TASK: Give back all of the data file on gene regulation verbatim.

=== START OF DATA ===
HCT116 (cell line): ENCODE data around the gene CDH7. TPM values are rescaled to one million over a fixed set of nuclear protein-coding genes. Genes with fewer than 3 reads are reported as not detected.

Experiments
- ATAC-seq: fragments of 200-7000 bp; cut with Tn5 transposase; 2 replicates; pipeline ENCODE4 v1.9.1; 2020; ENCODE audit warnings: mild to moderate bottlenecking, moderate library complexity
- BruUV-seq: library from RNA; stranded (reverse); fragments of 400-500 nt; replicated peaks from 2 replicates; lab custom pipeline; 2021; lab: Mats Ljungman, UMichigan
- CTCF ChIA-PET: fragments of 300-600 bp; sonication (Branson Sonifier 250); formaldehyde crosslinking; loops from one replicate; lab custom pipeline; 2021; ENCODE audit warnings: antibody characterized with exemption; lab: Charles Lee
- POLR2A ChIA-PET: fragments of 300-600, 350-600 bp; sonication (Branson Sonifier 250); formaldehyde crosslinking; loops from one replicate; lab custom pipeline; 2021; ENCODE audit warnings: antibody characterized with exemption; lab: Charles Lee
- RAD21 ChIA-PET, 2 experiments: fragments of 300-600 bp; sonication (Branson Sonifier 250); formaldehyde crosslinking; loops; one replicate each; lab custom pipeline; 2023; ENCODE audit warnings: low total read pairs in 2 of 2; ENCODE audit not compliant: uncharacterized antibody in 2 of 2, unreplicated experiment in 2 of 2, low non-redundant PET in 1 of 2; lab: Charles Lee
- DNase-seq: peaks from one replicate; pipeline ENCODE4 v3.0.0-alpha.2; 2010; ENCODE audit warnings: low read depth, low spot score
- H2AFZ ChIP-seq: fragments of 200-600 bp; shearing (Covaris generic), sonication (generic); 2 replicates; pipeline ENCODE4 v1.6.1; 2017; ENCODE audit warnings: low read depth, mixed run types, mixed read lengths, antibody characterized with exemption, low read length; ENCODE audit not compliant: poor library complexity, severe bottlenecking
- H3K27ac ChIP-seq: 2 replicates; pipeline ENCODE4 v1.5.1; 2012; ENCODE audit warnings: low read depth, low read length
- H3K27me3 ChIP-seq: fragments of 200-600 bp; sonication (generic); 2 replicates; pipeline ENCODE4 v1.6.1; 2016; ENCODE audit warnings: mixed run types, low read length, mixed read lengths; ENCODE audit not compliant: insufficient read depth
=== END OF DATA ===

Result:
HCT116 (cell line): ENCODE data around the gene CDH7. TPM values are rescaled to one million over a fixed set of nuclear protein-coding genes. Genes with fewer than 3 reads are reported as not detected.

Experiments
- ATAC-seq: fragments of 200-7000 bp; cut with Tn5 transposase; 2 replicates; pipeline ENCODE4 v1.9.1; 2020; ENCODE audit warnings: mild to moderate bottlenecking, moderate library complexity
- BruUV-seq: library from RNA; stranded (reverse); fragments of 400-500 nt; replicated peaks from 2 replicates; lab custom pipeline; 2021; lab: Mats Ljungman, UMichigan
- CTCF ChIA-PET: fragments of 300-600 bp; sonication (Branson Sonifier 250); formaldehyde crosslinking; loops from one replicate; lab custom pipeline; 2021; ENCODE audit warnings: antibody characterized with exemption; lab: Charles Lee
- POLR2A ChIA-PET: fragments of 300-600, 350-600 bp; sonication (Branson Sonifier 250); formaldehyde crosslinking; loops from one replicate; lab custom pipeline; 2021; ENCODE audit warnings: antibody characterized with exemption; lab: Charles Lee
- RAD21 ChIA-PET, 2 experiments: fragments of 300-600 bp; sonication (Branson Sonifier 250); formaldehyde crosslinking; loops; one replicate each; lab custom pipeline; 2023; ENCODE audit warnings: low total read pairs in 2 of 2; ENCODE audit not compliant: uncharacterized antibody in 2 of 2, unreplicated experiment in 2 of 2, low non-redundant PET in 1 of 2; lab: Charles Lee
- DNase-seq: peaks from one replicate; pipeline ENCODE4 v3.0.0-alpha.2; 2010; ENCODE audit warnings: low read depth, low spot score
- H2AFZ ChIP-seq: fragments of 200-600 bp; shearing (Covaris generic), sonication (generic); 2 replicates; pipeline ENCODE4 v1.6.1; 2017; ENCODE audit warnings: low read depth, mixed run types, mixed read lengths, antibody characterized with exemption, low read length; ENCODE audit not compliant: poor library complexity, severe bottlenecking
- H3K27ac ChIP-seq: 2 replicates; pipeline ENCODE4 v1.5.1; 2012; ENCODE audit warnings: low read depth, low read length
- H3K27me3 ChIP-seq: fragments of 200-600 bp; sonication (generic); 2 replicates; pipeline ENCODE4 v1.6.1; 2016; ENCODE audit warnings: mixed run types, low read length, mixed read lengths; ENCODE audit not compliant: insufficient read depth